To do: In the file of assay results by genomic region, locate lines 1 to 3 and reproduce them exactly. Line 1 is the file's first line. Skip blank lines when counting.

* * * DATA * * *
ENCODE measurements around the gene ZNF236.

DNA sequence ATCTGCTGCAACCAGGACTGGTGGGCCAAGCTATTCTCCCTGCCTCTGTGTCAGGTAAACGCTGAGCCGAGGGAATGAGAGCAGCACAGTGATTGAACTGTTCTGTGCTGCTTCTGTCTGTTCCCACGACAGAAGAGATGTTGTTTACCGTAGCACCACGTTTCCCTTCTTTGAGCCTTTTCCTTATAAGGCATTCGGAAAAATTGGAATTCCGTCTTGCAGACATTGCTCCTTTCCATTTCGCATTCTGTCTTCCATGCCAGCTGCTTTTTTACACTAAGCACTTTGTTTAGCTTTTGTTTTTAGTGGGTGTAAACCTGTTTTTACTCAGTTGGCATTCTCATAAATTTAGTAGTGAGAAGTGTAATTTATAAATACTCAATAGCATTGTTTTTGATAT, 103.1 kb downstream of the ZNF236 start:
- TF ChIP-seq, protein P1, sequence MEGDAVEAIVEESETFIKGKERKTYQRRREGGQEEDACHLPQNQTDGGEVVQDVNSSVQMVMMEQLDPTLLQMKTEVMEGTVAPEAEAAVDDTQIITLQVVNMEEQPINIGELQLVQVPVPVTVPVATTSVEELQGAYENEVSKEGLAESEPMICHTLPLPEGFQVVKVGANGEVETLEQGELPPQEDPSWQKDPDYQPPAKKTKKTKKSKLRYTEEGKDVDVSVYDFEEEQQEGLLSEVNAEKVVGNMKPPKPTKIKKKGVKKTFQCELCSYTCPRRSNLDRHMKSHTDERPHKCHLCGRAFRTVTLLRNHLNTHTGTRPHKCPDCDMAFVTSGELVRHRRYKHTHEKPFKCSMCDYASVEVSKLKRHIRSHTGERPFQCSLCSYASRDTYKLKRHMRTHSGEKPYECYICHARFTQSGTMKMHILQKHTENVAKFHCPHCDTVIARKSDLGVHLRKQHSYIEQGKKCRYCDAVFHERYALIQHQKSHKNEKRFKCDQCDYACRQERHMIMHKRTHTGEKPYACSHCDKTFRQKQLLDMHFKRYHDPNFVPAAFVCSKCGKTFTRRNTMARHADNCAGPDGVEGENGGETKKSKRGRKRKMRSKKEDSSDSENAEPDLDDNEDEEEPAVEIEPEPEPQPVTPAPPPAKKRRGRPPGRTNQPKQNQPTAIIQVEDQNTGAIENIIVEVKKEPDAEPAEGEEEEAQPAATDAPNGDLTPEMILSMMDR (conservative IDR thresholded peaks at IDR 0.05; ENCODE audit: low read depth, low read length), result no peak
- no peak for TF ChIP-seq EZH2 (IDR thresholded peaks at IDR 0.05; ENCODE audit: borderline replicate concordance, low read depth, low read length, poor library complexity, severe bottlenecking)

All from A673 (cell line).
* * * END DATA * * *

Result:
ENCODE measurements around the gene ZNF236.

DNA sequence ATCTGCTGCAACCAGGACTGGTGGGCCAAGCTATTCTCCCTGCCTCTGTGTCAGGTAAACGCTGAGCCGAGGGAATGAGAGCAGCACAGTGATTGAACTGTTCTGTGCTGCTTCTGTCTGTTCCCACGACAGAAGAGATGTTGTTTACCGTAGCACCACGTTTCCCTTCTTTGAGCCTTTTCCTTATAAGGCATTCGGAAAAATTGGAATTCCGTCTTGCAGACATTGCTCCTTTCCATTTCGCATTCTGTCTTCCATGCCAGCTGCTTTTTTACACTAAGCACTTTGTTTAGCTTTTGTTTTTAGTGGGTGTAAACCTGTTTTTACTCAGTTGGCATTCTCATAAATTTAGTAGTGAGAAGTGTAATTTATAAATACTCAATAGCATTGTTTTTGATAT, 103.1 kb downstream of the ZNF236 start:
- TF ChIP-seq, protein P1, sequence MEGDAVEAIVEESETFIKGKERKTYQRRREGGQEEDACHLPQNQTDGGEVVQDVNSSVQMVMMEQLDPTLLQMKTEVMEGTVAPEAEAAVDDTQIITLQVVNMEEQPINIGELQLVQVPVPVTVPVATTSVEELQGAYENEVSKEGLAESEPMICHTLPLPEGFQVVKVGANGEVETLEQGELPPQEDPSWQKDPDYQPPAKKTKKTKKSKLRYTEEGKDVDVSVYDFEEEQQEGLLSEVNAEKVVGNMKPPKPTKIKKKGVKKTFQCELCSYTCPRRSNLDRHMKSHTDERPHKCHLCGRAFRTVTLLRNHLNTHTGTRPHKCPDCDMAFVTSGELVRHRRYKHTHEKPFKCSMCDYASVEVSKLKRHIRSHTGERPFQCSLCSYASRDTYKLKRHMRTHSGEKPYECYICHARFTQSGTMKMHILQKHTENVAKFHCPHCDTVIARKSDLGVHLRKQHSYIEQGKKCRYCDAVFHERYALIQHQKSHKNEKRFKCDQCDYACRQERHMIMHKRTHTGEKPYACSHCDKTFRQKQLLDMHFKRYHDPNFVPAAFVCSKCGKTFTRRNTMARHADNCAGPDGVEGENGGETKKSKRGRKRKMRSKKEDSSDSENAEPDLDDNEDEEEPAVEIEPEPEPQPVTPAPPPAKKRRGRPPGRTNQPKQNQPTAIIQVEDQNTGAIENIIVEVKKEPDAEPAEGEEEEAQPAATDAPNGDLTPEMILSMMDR (conservative IDR thresholded peaks at IDR 0.05; ENCODE audit: low read depth, low read length), result no peak